its dark hours the heart of hope, the Come, and like bees will we gather the

faith that there is some soul of goodness rich golden honey of noontide in things evil, that evil itself is not imDeep in the sweet summer meadows, mortal, and that the destiny of man is

bordered by hill-side and river. . something more than to die, to preserve O joy thus to revel all day in the grass of this heart of hope and this faith is not our own belov'd country,

the meanest achievement of the poet. Revel all day till the lark mounts at eve

Yet, when this faith and this hope are with his sweet "tirra-lirra;"

threatened, so exclusively does the Thrilling delightfully.

poetic spirit seem to feed upon the The lyric beauty of poems such as these beauty and the pathos of life that the will recall to readers of the novels the poets often offer us no more than a sad passion-brimming lyrical enchantments philosophy of inaifference," or a fuller woven in the “Ferdinand and Miranda” life of the senses, the worship of the chapters of “Richard Feverel,” beside flesh in despair of soul. But Mr. Merewhich I do not know that there is any- dith in this also abides by the poetic thing in literature to be placed since tradition of the greater poets and re“Romeo and Juliet” itself. In others of fuses to despair of soul. The resurgeut the “Poems and Lyrics of the Joy of brood of questions to which earth, our Earth” is heard the same clear lark-like mother, replies not are but the brood of trill of gladness, a music as of the early unfaith, and earth's silence argues no world untouched by human pain or sor- indifference to her children. Of those row, a song of the elements,

who ask them Water, first of singers, o'er rocky mount Earth whispers they scarce have the and mead,

thirst, First of earthly singers, the sun-loved Except to unriddle a rune; rill

And I spin none; only show, Sang of him, and flooded the ripples on the Would humanity soar from its worst, reed

Winged above darkness and dole, Seeking whom to waken and what ear How flesh unto spirit must grow. fill.?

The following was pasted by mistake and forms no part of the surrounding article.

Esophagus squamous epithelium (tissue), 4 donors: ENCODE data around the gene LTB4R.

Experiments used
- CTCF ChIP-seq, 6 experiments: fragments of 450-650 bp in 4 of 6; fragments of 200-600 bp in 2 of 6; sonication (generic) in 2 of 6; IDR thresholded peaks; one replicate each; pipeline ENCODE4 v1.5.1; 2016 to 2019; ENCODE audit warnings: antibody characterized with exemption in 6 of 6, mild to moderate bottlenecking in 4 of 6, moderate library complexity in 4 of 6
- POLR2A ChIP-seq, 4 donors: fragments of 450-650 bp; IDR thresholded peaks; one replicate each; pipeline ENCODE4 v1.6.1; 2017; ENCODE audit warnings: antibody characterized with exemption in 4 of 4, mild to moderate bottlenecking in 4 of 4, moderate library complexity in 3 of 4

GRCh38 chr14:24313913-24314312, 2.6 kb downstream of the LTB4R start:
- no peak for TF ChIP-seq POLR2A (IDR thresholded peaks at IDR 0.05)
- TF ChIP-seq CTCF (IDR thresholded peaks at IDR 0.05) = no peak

Spirit raves not for a goal. 1 Poems and Lyrics of the Jog of Earth, p. 05.

it trusts 2 Ibid. p. 73.

3 A Reading of Eartb, p. 71.


Uses my gifts yet aspires

Nothing harms beneath the leaves Dreams of a higher than it."

More than waves a swimmer cleaves.

Toss your head up with the lark, In "A Faith on Trial" and in "Earth

Foot at peace with mouse and worm, and Man" Mr. Meredith sets forth a

Fair you fare. spiritual philosophy of courageous faith, Only at a dread of dark a philosophy akin in some respects to Quaver, and they quit their form, that of Wordsworth, but informed by Thousand eyeballs under hoods the later spirit of scientific realism. Have you by the hair. The poet is now, as the man of the fu

Enter these enchanted woods,

You who dare.“ ture will be, as we are all fast becoming, neither idealist nor realist, neither Few among Mr. Meredith's poems are one nor the other, because both. If Mr. more quaintly, and at the same time Meredith in his poetry rejects with the more powerfully, conceived than this, unalterable mien of physical science "The Woods of Westermain." The very any mystical explanation of things spirit of the forest is abroad in it, a which leaves the facts and laws of the mystery of life lurks in the thicket and great external world of our physical na- among the leaves. With it should be ture out of account, he rejects with read “Melampus”– equal firmness the philosophy of immediate conclusions based upon the Where others hear but a hum and see but